Opposition lawmakers on Sunday denounced Prime Minister Benjamin Netanyahu for his scathing attack on police investigators, after the Israeli leader branded the police recommendation that he be indicted on bribery charges as part of a “witch hunt” by a biased force.
Opposition leader and Zionist Union MK Tzipi Livni accused Netanyahu of slandering the police and undermining law enforcement during his half-hour speech at a Hanukkah candle-lighting ceremony that he mostly dedicated to dismissing the allegations against him.
“If you are ever in distress and need the police, remember it’s Netanyahu that is trying to weaken this agency,” she tweeted.
Netanyahu hit back hard in his Sunday evening address against the bombshell police recommendation earlier in the day that he be indicted for taking bribes in the Bezeq-Walla corruption probe, known as Case 4000.
“The witch-hunt against us continues,” Netanyahu told a crowd of Likud supporters at the Kfar Maccabiah complex near Tel Aviv. The investigation, he claimed, was biased and “skewed from the start…. A year ago, before even opening the investigations,” he charged of the police, “they decided what the outcome would be and leaked their conclusions.”
Investigators said earlier Sunday they believed there was enough evidence to bring Netanyahu to trial on charges of accepting bribes, fraud and breach of trust, and fraudulently accepting benefits. It is the third case in which police have recommended bribery charges against the prime minister. They also recommended that his wife, Sara, stand trial in the case.
But Netanyahu said the allegations were “baseless” and that the truth would eventually emerge. Hanukkah marks “the victory of light over darkness,” he said, and declared, “the light will always win out.”
He also noted that Hanukkah is a festival of miracles, and mused bitterly, “How did they know to time (the publication of) these surreal allegations precisely on the very last day of the police chief? What can I tell you? A real Hanukkah miracle. What a gift they gave us for the festival,” he said sarcastically, to cheers from his upbeat supporters.
Sunday was police commissioner Roni Alsheich’s final full day in office.
The comments drew blistering rebukes from opposition politicians.
“When you see Border Police forces fighting terrorism, remember who Netanyahu is slandering,” Livni said. “The presumption of innocence until proven guilty is not a right to undermine law enforcement agencies in Israel.”
“Tonight we saw an anxious and frightened prime minister who has a heavy cloud of corruption floating over him,” Yesh Atid chairman Yair Lapid said. “He no longer has the moral or public mandate to make crucial decisions for the State of Israel.”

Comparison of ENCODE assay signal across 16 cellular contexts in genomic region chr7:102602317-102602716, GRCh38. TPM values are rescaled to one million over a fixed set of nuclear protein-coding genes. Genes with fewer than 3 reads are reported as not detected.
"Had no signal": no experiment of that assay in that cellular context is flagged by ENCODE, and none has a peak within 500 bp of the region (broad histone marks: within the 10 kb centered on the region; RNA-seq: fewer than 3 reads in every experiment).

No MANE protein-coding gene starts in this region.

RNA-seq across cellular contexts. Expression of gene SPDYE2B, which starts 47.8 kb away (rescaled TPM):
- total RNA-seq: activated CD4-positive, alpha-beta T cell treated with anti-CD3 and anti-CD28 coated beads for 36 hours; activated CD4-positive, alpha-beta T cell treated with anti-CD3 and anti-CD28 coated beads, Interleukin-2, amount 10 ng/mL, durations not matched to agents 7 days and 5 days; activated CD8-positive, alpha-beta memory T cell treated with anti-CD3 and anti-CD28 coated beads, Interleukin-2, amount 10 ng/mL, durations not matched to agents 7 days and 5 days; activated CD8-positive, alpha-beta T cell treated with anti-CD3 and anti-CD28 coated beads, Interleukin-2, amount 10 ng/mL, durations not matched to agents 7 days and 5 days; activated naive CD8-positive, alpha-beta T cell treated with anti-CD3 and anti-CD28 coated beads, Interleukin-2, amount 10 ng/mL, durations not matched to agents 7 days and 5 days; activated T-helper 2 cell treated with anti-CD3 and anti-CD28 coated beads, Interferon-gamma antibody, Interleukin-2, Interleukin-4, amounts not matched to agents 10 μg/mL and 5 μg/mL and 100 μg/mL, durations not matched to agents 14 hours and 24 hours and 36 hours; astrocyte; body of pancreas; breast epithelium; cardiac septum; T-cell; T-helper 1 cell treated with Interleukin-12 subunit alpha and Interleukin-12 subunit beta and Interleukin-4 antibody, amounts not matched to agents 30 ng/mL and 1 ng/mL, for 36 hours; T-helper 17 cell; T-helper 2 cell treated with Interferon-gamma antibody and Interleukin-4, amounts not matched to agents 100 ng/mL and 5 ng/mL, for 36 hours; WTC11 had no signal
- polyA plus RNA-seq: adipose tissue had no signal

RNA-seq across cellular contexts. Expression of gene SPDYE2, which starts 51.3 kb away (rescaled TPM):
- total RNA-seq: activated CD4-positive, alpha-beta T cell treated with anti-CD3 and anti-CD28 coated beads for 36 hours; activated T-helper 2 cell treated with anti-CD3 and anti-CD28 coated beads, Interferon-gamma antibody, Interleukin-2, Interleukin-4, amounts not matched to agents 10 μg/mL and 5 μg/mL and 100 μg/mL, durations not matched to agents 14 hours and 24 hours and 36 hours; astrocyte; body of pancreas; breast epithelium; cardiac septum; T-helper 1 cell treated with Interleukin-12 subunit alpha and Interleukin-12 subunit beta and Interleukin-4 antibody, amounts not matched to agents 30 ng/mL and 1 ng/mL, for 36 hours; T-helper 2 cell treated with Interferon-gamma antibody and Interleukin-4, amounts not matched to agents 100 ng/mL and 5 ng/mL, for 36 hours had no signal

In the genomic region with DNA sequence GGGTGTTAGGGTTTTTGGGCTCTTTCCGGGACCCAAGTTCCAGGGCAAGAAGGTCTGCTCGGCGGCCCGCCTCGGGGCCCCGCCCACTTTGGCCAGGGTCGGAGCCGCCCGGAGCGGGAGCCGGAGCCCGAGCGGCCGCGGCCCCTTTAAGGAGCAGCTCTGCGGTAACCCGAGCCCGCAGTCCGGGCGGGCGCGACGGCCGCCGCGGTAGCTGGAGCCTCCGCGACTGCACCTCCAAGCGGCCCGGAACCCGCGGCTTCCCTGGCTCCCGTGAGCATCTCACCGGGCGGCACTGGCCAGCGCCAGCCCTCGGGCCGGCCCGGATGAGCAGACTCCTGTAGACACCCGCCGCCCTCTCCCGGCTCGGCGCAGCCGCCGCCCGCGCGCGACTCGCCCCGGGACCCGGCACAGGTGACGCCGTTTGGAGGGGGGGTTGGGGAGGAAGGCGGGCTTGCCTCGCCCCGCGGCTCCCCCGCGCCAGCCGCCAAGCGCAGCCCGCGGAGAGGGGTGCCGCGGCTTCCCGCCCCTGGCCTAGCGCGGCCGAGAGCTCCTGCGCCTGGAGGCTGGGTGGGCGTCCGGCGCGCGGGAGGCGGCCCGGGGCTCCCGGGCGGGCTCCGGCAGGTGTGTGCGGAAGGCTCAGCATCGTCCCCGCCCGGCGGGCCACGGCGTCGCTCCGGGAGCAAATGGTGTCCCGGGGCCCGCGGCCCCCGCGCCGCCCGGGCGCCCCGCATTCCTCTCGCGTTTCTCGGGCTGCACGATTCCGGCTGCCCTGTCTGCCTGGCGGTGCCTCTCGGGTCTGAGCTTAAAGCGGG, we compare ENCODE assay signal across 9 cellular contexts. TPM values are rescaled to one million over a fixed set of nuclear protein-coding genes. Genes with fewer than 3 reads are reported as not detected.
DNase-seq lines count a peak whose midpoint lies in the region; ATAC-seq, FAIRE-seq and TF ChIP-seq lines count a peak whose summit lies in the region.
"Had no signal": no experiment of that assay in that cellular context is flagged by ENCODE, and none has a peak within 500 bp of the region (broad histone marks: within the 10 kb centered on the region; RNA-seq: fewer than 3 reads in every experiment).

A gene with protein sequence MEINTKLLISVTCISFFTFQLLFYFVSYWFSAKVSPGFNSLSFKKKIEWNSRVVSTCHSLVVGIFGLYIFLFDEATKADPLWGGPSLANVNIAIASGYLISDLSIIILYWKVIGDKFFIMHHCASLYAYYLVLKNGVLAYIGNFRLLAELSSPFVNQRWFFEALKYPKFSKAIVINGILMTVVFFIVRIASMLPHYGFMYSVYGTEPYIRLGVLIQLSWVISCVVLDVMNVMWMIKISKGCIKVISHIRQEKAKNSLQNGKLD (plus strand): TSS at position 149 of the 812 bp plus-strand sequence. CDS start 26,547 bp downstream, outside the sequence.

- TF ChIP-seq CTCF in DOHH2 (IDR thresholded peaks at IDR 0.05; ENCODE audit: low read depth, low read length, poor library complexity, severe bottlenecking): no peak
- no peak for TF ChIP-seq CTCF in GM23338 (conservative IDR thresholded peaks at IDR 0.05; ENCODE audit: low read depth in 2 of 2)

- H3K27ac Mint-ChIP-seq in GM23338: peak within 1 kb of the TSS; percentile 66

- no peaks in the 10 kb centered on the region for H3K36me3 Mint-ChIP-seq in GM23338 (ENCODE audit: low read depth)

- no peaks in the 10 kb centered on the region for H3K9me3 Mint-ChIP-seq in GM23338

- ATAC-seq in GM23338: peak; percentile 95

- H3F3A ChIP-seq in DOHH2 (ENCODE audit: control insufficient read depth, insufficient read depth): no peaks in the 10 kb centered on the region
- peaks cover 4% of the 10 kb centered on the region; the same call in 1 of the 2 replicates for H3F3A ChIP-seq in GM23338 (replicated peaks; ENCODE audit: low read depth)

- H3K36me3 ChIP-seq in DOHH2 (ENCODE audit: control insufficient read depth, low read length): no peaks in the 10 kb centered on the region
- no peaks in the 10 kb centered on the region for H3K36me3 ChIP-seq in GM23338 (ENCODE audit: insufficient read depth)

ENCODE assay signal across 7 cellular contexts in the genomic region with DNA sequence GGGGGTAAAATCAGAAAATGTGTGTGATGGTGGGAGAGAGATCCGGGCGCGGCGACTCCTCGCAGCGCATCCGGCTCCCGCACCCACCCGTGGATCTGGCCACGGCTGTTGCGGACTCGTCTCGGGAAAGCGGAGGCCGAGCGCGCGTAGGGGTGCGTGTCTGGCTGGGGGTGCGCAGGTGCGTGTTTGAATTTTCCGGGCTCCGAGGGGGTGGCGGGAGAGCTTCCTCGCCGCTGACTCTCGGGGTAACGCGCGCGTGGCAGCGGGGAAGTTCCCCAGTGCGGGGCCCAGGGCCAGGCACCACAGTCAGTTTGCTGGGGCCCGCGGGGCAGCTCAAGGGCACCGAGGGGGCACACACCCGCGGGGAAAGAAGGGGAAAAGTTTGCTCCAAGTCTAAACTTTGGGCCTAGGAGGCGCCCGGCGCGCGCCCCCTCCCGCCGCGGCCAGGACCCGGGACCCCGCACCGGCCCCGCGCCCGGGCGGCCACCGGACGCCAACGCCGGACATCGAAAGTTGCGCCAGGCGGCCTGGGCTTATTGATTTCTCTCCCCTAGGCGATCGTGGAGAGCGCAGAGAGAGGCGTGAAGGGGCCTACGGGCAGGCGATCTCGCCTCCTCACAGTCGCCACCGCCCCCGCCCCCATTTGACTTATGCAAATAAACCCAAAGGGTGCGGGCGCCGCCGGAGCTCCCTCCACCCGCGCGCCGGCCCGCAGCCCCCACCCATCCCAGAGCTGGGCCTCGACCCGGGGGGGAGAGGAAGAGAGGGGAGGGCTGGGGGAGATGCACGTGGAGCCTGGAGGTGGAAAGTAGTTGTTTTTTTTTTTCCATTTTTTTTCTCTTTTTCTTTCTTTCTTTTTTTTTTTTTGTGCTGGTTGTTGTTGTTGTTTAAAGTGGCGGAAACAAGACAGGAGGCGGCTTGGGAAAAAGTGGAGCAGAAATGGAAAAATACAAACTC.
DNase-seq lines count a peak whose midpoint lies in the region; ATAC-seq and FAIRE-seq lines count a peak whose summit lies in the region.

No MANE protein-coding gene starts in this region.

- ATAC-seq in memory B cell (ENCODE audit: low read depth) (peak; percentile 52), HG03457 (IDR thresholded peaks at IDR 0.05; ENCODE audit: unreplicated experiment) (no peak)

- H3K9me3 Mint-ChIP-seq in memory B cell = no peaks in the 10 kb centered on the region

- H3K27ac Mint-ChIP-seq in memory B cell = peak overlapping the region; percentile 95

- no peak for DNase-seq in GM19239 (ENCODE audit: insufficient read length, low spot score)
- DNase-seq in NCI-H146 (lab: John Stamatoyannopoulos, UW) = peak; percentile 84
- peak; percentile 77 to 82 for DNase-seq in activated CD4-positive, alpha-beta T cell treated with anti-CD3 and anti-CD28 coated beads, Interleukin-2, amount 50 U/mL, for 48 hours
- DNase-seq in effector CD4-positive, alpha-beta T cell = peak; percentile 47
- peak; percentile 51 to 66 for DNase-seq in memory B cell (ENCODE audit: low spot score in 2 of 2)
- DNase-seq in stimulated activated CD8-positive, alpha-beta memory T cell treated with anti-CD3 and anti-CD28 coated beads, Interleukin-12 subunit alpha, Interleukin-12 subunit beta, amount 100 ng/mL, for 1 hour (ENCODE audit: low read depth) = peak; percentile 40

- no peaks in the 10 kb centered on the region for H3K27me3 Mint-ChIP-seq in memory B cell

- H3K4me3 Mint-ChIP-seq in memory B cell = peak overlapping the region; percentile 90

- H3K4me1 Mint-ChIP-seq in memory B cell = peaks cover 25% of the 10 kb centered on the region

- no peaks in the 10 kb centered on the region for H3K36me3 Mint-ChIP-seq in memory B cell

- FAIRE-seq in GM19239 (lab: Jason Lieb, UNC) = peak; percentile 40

Lapid also slammed Netanyahu for criticizing police investigators’ handling of the series of corruption investigations involving him and called on the ruling Likud party to remove him as prime minister.
MK Tamar Zandberg, leader of the left-wing Meretz party, called Netanyahu a “criminal” who has “adopted criminal behavior and the language of the underworld.”
“The victory of light over darkness will be when Bibi goes home,” she said, using Netanyahu’s nickname.
Earlier on Sunday, Livni, Lapid, Zandberg and other Netanyahu rivals called on the prime minister to step down in the wake of the police recommendations.
In their recommendations, submitted to prosecutors Sunday morning, investigators said that Netanyahu advanced regulatory decisions benefiting Shaul Elovitch, the controlling shareholder in Bezeq, the country’s largest telecommunications firm — despite opposition from the Communication Ministry’s career officials — in exchange for positive coverage from Elovitch’s Walla news site.
At the time when a merger of Bezeq with the Yes satellite operator was approved in 2015 — a deal at the heart of the case, said to have benefited Elovitch to the tune of hundreds of millions of shekels — the prime minister was also serving as acting communications minister.
Netanyahu rejected the specific allegations on Sunday evening, saying that there was no benefit to either side in the alleged quid pro quo. “I didn’t give anything to Elovitch and I didn’t get anything from Elovitch,” he said.
“Not only did Elovitch not get anything from me during my tenure as communications minister, he lost a fortune,” the prime minister charged. “As minister of communications, we instituted the wholesale market reform that lowered the prices of the Internet and collapsed Bezeq’s share — a reform that seriously hurt Elovitch. In other words, Bezeq received nothing, but lost,” he said.
He also said that the claim that he had received positive coverage from Walla was untrue. “What did I get?” he asked the crowd rhetorically. “I’ll tell you: I got terrible coverage at Walla… Walla is a left-wing website that gives and has given me negative coverage for years, especially on the eve of the last elections.”
In their statement, police had said “the prime minister and his associates intervened in a blatant and ongoing manner, and sometimes even daily, in the content published by the Walla News website, and also sought to influence the appointment of senior officials (editors and reporters) via their contacts with Shaul and Iris Elovitch,” the Bezeq owner’s wife.
Netanyahu, however, said there was nothing wrong with being in contact with owners of major media outlets.
“I don’t think it okay in a democracy for the police to investigate ties between politicians and the media,” he said, accusing investigators of singling him out, and noting that dozens of lawmakers receive “flattering coverage” and are not probed by authorities.
“I wasn’t surprised the recommendations were published, or that they were published today,” Netanyahu added, citing the timing of the announcement on Alsheich’s last full day, and accusing the police chief of leading a smear campaign against him.